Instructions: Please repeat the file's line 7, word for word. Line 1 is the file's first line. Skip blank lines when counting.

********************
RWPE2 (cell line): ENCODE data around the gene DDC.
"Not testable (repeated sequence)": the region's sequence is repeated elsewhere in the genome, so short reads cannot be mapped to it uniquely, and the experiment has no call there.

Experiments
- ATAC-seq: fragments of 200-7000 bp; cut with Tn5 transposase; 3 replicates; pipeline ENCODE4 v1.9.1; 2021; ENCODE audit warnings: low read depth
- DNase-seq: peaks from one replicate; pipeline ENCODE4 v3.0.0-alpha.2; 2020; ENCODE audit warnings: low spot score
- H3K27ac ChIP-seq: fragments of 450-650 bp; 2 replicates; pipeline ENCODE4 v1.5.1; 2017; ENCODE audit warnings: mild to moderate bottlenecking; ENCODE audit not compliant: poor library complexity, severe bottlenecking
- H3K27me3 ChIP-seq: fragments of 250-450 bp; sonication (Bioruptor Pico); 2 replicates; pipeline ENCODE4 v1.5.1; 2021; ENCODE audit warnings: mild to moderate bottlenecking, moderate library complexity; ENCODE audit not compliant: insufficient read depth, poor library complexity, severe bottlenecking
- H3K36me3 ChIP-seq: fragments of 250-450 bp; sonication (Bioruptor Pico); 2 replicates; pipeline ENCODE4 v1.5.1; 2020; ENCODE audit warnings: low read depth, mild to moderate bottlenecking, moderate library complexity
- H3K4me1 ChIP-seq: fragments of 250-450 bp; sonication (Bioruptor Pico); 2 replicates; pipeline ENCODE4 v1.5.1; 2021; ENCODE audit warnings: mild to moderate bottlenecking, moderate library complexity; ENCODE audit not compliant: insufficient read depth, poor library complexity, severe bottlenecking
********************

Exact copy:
- H3K27me3 ChIP-seq: fragments of 250-450 bp; sonication (Bioruptor Pico); 2 replicates; pipeline ENCODE4 v1.5.1; 2021; ENCODE audit warnings: mild to moderate bottlenecking, moderate library complexity; ENCODE audit not compliant: insufficient read depth, poor library complexity, severe bottlenecking